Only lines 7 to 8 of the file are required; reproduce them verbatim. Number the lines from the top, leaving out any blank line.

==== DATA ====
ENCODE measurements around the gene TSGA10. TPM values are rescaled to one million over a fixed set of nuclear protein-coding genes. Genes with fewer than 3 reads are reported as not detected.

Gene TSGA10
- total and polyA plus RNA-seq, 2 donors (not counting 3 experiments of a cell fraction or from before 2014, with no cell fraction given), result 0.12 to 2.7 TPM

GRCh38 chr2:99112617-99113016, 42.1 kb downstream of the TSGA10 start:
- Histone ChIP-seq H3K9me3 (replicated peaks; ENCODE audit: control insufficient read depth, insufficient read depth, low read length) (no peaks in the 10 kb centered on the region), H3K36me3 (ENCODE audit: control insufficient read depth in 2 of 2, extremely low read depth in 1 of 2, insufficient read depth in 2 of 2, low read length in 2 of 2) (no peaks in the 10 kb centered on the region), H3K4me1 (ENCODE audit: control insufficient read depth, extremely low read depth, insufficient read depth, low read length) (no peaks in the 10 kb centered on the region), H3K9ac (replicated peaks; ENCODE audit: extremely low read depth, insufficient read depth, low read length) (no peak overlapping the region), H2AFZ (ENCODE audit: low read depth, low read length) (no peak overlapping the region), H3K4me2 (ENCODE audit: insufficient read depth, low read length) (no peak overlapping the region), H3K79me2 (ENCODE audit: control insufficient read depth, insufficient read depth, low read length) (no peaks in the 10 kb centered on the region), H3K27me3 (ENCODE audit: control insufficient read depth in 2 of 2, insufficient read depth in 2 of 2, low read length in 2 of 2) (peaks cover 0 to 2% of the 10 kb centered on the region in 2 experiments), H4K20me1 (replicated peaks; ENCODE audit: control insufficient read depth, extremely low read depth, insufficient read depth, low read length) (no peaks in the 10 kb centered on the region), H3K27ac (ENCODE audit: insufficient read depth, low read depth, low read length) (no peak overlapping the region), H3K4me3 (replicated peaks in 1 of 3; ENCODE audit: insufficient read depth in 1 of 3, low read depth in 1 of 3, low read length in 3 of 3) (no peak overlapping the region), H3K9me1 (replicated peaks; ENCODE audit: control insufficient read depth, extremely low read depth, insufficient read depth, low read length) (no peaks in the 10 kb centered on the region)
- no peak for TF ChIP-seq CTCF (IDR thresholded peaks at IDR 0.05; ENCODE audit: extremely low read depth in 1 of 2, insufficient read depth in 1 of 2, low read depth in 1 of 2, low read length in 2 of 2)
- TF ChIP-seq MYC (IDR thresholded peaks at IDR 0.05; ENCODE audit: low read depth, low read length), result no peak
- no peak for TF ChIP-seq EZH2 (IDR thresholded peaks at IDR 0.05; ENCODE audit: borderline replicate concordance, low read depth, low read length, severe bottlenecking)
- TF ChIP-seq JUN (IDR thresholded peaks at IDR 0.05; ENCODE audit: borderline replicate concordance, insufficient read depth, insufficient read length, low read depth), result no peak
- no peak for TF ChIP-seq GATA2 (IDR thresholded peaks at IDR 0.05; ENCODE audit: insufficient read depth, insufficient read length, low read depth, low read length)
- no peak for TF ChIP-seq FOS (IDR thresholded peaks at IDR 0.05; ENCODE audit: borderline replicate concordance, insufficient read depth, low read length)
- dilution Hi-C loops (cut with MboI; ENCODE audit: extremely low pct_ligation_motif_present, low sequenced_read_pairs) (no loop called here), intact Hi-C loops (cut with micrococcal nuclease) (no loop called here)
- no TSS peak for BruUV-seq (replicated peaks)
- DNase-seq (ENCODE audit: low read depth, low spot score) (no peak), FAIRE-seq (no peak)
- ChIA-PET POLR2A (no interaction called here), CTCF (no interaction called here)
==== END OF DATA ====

- TF ChIP-seq MYC (IDR thresholded peaks at IDR 0.05; ENCODE audit: low read depth, low read length), result no peak
- no peak for TF ChIP-seq EZH2 (IDR thresholded peaks at IDR 0.05; ENCODE audit: borderline replicate concordance, low read depth, low read length, severe bottlenecking)